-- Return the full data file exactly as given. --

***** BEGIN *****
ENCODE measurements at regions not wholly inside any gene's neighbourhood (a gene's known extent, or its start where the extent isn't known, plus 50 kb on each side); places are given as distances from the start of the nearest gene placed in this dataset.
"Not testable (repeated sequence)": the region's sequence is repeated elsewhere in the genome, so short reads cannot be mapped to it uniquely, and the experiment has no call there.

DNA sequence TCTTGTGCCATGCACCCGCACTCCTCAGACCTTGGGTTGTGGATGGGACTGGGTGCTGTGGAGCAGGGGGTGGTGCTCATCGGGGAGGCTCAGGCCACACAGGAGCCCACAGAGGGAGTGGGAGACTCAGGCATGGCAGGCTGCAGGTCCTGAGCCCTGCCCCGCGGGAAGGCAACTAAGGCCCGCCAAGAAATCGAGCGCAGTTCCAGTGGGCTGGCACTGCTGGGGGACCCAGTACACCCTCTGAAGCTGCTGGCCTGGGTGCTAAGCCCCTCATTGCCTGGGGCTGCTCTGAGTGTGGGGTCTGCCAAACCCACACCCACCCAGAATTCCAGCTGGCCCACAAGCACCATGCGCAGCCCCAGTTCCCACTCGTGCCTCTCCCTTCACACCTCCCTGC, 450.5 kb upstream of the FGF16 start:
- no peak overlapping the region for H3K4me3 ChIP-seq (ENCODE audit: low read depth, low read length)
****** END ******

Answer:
ENCODE measurements at regions not wholly inside any gene's neighbourhood (a gene's known extent, or its start where the extent isn't known, plus 50 kb on each side); places are given as distances from the start of the nearest gene placed in this dataset.
"Not testable (repeated sequence)": the region's sequence is repeated elsewhere in the genome, so short reads cannot be mapped to it uniquely, and the experiment has no call there.

DNA sequence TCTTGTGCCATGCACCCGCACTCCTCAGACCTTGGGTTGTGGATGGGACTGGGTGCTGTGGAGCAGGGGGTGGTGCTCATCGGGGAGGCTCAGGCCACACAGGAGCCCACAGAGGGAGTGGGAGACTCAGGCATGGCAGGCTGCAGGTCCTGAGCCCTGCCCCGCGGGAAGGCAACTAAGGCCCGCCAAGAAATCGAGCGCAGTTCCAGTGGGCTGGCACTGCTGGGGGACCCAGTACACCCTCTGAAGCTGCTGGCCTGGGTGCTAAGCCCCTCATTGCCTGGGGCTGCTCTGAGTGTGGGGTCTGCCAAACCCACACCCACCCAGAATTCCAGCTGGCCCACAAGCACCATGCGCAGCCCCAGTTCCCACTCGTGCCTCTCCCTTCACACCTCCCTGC, 450.5 kb upstream of the FGF16 start:
- no peak overlapping the region for H3K4me3 ChIP-seq (ENCODE audit: low read depth, low read length)